It’s been a month since Grand Prix Shanghai showed off what Standard was up to, and in the interim the format continued to morph. While there were plenty of familiar faces making Day 2 here at Grand Prix Providence, some surprising options made their appearance as well.
This is the complete breakdown of archetypes for Day 2:
Some features of Standard have held stable since Dragons of Tarkir joined the format. Here, Abzan-focused decks account for 28% of the field. It’s not quite dominating, but it makes something packing Siege Rhino also unavoidable for players.
While the groups are more nuanced than just four categories, rolling up all of the archetypes does show something important:
Midrange is dominating the weekend. Over a third of the field is playing decks like Abzan Midrange, Red-Green Devotion, and newer flavors like Ojutai Jeskai. Megamorph decks – that is, those using the dynamic duo of Deathmist Raptor and Den Protector – range across the aggressive to more controlling spectrum, meaning seeing the two together doesn’t necessarily make the rest of the deck follow.
Another card that’s made a move this weekend is Dragonlord Ojutai. While it’s been a mainstay of the fallen-out-of-favor Esper Dragons control deck, others have taken it up as a new angle to going over the top. The Ojutai Jeskai decks use it over something like Elspeth, Sun's Champion as its top end; Bant decks generally include a copy or three to cap out its offensive potential, and seeing the white-blue Dragonlord shoehorned into Abzan builds means the Five-Color Dragons technology has trickled down into decks looking for an extra angle of attack.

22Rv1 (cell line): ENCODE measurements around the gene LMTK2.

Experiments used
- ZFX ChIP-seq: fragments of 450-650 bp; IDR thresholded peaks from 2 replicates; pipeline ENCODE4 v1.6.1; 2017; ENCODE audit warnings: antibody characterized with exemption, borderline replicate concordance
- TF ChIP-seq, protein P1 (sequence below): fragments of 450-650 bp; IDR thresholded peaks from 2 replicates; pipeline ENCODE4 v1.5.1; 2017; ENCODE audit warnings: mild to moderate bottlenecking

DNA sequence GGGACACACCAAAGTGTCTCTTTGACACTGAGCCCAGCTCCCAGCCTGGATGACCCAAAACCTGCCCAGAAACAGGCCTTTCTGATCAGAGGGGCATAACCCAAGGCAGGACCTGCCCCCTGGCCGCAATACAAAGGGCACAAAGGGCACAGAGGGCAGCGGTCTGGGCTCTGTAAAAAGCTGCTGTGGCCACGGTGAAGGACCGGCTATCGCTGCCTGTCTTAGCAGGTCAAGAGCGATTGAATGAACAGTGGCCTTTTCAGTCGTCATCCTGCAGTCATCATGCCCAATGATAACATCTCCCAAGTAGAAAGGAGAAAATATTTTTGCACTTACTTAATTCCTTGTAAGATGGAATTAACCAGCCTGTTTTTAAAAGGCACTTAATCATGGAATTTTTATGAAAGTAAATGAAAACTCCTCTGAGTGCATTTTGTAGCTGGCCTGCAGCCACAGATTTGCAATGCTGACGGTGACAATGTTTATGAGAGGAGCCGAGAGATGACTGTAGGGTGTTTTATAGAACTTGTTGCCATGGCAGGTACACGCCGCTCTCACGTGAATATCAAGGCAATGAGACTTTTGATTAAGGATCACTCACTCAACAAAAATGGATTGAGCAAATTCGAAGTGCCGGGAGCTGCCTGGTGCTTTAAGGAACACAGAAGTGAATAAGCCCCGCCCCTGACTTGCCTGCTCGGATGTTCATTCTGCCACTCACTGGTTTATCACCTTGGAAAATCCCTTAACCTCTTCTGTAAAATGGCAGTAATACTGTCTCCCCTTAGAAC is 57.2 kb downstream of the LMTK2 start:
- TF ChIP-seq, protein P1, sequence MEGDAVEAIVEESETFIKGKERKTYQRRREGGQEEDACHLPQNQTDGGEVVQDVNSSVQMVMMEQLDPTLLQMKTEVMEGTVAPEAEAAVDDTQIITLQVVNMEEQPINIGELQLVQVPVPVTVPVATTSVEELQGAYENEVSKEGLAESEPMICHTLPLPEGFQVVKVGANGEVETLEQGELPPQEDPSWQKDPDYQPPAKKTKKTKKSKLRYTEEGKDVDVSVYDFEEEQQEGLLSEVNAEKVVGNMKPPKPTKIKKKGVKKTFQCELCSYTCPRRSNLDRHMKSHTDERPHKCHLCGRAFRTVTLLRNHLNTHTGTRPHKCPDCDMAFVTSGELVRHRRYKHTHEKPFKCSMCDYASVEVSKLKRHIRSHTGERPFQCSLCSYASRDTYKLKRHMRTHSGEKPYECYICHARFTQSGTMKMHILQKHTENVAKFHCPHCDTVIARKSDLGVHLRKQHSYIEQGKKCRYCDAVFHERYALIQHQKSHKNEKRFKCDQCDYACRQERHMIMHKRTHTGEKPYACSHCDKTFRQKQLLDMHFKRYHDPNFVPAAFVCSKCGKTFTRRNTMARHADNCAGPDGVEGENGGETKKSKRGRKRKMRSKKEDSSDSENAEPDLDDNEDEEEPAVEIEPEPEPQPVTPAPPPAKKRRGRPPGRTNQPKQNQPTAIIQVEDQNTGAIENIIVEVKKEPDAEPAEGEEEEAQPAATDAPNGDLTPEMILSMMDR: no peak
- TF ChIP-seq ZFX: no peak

On the aggressive side, Atarka Red – the mono-red deck sliding in Atarka's Commands and a copy or two of Become Immense – is in the same boat as the Heroic decks: outshined by the Abzan approach. Rakshasa Deathdealer and Heir of the Wilds alongside Fleecemane Lion is the core troops Abzan Aggro leads with, those the overlap with the megamorph package makes it a fuzzy math to tease out any exact numbers.
Standard is an interesting spot, providing a wide range of threats and plans for players to mix and match from. While that’s put a lot of pressure on control decks –often more things that need to be answered than what’s possible – it’s made the midrange bucket burst with potential. Whether that remained the case as we close in on Top 8 is the question every player is asking.